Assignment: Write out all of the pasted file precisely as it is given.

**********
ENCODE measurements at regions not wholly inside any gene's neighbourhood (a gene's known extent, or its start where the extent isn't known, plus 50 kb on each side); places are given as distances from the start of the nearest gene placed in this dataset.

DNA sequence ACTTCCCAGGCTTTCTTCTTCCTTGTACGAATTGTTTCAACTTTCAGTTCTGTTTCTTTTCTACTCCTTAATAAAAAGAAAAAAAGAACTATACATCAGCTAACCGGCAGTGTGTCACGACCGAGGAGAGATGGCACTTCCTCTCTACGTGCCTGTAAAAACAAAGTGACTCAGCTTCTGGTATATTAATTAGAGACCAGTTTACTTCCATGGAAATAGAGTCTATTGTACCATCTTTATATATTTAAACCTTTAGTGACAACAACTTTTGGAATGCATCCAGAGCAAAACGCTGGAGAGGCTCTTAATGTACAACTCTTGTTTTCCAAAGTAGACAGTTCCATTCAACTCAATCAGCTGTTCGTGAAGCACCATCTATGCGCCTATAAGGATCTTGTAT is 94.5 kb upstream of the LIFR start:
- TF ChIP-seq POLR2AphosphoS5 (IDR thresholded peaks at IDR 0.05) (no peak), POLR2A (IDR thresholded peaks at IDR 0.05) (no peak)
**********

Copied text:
ENCODE measurements at regions not wholly inside any gene's neighbourhood (a gene's known extent, or its start where the extent isn't known, plus 50 kb on each side); places are given as distances from the start of the nearest gene placed in this dataset.

DNA sequence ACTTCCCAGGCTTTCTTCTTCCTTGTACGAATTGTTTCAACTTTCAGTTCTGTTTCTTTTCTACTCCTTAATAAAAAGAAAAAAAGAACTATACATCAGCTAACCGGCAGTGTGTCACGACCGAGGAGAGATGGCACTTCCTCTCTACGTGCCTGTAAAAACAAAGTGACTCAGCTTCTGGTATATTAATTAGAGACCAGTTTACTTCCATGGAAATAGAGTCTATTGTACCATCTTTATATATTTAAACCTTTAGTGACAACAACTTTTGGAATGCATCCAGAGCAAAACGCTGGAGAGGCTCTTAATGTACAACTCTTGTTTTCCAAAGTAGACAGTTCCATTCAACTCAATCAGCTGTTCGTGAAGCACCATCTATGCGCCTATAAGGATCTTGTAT is 94.5 kb upstream of the LIFR start:
- TF ChIP-seq POLR2AphosphoS5 (IDR thresholded peaks at IDR 0.05) (no peak), POLR2A (IDR thresholded peaks at IDR 0.05) (no peak)